The juxtaposition of poetry and knowledge highlights some of the pivotal questions raised in this book. Is poetry a legitimate sort of knowledge? Could human knowledge be embodied in poetry – and, if so, how? As the following three essays demonstrate, such questions were of utmost significance for Enlightenment authors. From the 1740s onwards, such thinkers as Etienne Bonnot de Condillac, Denis Diderot and Jean-Jacques Rousseau (among others) tended to blur the hitherto clearer boundaries between cognition and the imagination, communication and emotive persuasion, or knowledge and poetry. For example, in Rousseau's Essay on the Origin of Languages (1756–61, published in 1781) and in Robert Lowth's Lectures on the Sacred Poetry of the Hebrews (1753), the first human beings were presented as sublime poets, singing imaginative poems that expressed and communicated knowledge about their community, beliefs and the natural world.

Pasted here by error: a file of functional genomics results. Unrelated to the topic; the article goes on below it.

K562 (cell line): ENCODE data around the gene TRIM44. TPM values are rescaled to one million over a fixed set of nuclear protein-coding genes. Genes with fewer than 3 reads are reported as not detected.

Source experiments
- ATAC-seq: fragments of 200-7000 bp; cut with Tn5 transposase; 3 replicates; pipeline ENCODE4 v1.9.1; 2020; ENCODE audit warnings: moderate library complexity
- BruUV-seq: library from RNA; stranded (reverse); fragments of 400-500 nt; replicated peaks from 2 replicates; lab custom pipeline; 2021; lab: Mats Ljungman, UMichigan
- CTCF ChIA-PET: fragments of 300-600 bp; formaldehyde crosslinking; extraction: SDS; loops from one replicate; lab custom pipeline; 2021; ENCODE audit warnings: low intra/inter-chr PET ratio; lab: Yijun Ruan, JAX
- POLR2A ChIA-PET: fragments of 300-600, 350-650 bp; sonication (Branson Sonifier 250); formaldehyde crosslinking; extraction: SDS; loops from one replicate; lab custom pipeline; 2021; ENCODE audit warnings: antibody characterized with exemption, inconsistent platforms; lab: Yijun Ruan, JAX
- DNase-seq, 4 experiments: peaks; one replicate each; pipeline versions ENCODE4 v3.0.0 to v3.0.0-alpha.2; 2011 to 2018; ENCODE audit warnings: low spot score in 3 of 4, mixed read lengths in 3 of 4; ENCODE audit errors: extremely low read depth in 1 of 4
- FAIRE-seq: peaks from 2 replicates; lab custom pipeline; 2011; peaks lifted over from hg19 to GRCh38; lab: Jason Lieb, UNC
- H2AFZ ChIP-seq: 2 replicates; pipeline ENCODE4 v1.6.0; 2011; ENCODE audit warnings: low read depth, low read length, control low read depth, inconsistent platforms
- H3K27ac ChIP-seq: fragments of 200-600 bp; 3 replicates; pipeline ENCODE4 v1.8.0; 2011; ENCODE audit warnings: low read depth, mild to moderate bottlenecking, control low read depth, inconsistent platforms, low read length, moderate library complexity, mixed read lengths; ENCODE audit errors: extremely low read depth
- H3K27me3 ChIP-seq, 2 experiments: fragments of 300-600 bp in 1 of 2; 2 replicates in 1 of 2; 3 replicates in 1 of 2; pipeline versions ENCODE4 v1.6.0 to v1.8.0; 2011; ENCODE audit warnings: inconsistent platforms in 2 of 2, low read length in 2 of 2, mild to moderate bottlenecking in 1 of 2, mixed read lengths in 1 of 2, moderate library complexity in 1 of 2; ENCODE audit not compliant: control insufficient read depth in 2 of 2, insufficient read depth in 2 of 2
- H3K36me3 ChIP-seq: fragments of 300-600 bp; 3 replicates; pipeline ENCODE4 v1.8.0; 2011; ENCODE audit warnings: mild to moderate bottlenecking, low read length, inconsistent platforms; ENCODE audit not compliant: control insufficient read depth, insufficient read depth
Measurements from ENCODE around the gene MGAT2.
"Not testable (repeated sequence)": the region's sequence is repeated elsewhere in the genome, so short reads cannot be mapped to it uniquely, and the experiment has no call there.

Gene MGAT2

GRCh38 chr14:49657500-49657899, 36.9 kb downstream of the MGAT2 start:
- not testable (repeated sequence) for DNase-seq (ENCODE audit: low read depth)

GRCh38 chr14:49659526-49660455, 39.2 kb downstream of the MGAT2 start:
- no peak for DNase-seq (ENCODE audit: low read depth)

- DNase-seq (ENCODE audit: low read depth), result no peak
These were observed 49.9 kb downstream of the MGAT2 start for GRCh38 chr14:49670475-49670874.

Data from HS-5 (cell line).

Yet why should Enlightenment thinkers, traditionally seen as engaged mainly in clarifying the limits and tasks of human reason, turn to poetry as a genuine form of knowledge – or even its earliest and most crucial embodiment? What could poetry have contributed to the evolution of the human mind that passive perception or analytic thinking might not have achieved alone? Condillac's Essay on the Origin of Human Knowledge (1746) offers one of the most influential perspectives on the role of poetry in mid-eighteenth-century thought. The first part of the Essay is focused on the contribution of language to all higher human mental processes, arguing that we can bootstrap ourselves out of our initially passive immersion in sense data only through the self-conscious use of artificial signs (including poetic expression). Its second part is dedicated to the function of a melodious, gestural language of action in the emergence of human speech and communication.